10 School Supply Shopping Tips to Save More & Stress Less

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school supply tips
School Supply prices have risen dramatically in the past few years.  Here are some tips to help you save more money without all the stress.

  • You don’t have to shop at all the stores every week to find the best deals! Buddy up with a friend.  Make your lists together from the ads and each shop at 2 different stores, then settle up and trade items later. Or ride together and have fun visiting while you get the best prices.
  • Don’t shop for supplies on tax free weekend.  Typically the sales aren’t as good because the lure of “tax free” will bring the shoppers in the door.  This means that even with the tax savings you’ll spend more money.
  • No one wants to spend $1.25 on a 24 ct. box of crayons in March, so buy extras of basic supplies.  It never hurts to have a couple extra boxes of crayons @ $.25 each or packs of pencils that were $.01 a pencil.
  • Use my weekly price comparison sheet to see which – if any- stores are worth making a stop at. Despite advertising slogans Walmart does NOT always have the lowest price. My comparison sheet shows you the Walmart price of each item so you’ll know if a sale price at another store is better.  I’d recommend keeping all the items you buy from one store in the same bag with the receipt so it’s easy to tell what goes with what.
    But be sure to value your time.  It’s not worth the extra 30 minutes, gas, and mileage to make an extra stop to save $.50. If you’ll save $3 or $4 in 30 minutes it’s worth an extra stop. It’s ok to not get the lowest price possible on every item!  Put your time where you’ll save the most money.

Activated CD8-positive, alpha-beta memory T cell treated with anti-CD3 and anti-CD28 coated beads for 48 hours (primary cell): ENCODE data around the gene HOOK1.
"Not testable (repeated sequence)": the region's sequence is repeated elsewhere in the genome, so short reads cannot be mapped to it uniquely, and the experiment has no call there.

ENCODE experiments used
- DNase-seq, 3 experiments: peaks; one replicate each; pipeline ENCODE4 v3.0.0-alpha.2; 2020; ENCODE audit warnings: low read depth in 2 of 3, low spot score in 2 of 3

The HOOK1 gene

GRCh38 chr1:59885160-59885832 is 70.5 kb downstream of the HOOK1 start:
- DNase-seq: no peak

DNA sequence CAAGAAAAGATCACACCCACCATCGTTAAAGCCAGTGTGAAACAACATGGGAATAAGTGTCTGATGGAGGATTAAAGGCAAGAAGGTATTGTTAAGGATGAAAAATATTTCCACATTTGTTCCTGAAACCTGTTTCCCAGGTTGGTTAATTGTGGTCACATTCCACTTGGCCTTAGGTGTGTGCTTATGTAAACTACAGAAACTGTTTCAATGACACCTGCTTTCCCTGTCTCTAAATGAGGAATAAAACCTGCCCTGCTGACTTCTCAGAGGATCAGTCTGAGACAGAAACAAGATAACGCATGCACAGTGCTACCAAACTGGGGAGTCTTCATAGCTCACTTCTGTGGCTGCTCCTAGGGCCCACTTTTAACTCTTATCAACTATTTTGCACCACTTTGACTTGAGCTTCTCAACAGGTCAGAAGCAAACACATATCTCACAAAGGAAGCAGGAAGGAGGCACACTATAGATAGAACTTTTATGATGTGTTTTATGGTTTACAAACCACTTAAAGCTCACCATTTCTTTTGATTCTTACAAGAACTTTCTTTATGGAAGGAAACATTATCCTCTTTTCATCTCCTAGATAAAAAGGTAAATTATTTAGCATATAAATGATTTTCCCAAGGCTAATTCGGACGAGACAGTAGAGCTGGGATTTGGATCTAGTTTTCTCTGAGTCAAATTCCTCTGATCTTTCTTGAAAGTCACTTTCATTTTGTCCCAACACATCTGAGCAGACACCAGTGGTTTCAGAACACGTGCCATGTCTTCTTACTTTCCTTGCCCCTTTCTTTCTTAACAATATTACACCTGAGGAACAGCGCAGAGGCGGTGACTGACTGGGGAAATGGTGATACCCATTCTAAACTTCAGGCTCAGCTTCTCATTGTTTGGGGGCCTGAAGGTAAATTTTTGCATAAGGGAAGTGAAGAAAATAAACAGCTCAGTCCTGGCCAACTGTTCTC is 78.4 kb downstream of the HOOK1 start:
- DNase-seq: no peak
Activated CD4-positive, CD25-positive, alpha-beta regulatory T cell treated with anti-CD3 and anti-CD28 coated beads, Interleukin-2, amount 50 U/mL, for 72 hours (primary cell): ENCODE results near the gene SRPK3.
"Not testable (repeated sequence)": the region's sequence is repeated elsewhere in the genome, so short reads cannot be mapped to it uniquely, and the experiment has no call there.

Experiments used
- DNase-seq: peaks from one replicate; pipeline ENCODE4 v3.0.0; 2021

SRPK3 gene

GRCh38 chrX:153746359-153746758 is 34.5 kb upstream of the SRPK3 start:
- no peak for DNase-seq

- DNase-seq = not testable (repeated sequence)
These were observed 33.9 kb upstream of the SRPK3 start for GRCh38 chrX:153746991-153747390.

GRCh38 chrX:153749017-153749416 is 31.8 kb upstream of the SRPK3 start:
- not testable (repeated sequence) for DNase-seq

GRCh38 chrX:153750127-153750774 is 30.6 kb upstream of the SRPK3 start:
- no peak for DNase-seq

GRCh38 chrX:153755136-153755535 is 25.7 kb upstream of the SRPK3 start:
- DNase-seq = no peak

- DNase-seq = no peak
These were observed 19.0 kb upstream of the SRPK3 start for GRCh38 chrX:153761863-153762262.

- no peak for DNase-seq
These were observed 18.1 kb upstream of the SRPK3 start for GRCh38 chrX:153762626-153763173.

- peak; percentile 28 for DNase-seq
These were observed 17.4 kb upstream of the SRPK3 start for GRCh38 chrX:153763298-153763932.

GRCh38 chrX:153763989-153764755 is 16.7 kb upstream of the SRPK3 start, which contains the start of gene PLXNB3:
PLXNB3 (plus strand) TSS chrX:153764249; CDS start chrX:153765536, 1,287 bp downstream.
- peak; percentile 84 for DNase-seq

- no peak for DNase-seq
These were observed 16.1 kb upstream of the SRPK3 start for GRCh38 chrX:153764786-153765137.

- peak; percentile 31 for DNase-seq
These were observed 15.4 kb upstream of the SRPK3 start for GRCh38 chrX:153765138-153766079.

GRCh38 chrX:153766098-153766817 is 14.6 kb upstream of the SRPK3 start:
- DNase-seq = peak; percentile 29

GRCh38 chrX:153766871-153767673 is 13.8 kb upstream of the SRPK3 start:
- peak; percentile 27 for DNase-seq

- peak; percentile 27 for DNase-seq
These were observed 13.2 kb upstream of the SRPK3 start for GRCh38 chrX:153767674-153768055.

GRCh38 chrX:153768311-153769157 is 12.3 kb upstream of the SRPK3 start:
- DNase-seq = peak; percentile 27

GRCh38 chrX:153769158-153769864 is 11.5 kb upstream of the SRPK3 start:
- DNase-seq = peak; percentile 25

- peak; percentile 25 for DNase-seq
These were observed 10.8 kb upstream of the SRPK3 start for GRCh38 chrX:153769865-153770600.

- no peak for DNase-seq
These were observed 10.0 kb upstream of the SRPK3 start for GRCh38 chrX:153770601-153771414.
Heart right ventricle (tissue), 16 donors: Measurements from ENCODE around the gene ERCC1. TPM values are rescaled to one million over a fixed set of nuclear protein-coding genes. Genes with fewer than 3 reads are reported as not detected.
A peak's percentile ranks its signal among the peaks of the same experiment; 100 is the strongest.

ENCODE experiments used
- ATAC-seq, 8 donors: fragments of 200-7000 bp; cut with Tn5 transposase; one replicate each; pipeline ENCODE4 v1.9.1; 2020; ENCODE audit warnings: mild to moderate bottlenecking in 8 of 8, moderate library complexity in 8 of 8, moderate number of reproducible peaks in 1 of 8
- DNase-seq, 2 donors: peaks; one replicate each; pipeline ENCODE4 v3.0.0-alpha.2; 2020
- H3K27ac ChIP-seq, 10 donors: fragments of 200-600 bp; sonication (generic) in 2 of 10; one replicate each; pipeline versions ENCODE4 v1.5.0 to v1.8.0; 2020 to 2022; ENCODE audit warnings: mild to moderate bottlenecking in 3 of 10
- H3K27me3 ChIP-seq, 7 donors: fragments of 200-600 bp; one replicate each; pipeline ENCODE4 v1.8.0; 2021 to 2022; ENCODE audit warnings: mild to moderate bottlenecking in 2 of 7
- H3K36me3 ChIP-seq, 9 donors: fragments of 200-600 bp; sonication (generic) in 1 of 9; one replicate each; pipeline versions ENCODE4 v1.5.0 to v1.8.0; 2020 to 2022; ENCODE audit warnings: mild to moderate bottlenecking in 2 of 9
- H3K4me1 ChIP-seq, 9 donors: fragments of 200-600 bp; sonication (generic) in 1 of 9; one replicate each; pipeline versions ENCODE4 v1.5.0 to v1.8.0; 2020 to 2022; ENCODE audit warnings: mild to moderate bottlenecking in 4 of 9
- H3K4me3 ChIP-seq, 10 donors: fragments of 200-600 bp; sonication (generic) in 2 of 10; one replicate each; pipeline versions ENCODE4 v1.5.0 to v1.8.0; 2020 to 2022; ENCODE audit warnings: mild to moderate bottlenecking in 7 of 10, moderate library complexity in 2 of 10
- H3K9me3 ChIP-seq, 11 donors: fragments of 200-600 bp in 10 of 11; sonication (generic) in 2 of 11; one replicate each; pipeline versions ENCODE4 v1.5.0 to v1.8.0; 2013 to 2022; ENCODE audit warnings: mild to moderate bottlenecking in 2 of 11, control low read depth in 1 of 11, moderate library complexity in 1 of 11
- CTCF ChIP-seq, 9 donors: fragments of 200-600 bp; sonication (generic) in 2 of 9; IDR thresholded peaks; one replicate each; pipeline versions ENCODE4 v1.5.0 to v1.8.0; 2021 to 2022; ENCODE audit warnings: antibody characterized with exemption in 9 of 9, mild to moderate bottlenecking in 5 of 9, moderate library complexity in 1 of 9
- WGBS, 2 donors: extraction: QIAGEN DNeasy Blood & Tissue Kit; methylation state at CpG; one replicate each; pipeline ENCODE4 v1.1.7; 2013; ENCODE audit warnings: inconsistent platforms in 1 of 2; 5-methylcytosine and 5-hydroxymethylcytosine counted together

• Don’t unwrap and write your child’s name on the supplies until after open house.  You may find that your child’s teacher says that they have paint in art class and so they don’t need it in the regular classroom.  Or she might say that she’s overrun with kleenex from last year, but could really use extra dry erase markers instead.  Saving your receipt is critical. It’s fairly common in the early grades to have all scissors or pencils etc go into a classroom supply instead of individual boxes.
  • Shop without your young children.  We all know how excited they get about buying their school supplies.  Most kids will want the shiniest and brightest items that also have the highest price tags.  “See not, want not” definitely applies here.  Some schools/teachers also prohibit folders or pencils with special images.
  • If supplies with special images are allowed, consider buying just the basics of each item and letting your child have a character backpack or lunch box for a more personalized item.  Which will make more impact: 3 shiny character notebooks for $1.97 each instead of $.15 or a character backpack for an extra $5?
  • If your child can make do with last years lunchbox or backpack for a little while, hold out on buying a new one until the 50% off, 75% off or 90% off sales in September.  Better yet, make do all year but buy one this September for next year.  Likewise, don’t be tempted to buy an entirely new wardrobe on tax free weekend. Chances are the clothes will be outgrown before they’ve been worn enough to justify the cost.
  • Some items are just plain cheap in quality.  If your child breaks his/her scissors every year, buy a different brand.  Generally stick with the brand requested by the school for scissors and similar items.
  • If you must shop at Walmart, you may find the office supply section to be less crowded, which means less stress. Items in the office supply section may not be priced on the shelf with the back to school pricing but the same items will scan at the same price.

Work smarter, not harder. If you’re using school supply price sheets and not chasing every single deal, you’ll find the list checked off slowly but surely and your checking account no worse for the wear 😉

This post is being linked up at  Inspiration MondayPin It Tuesday, and Works for Me Wednesday

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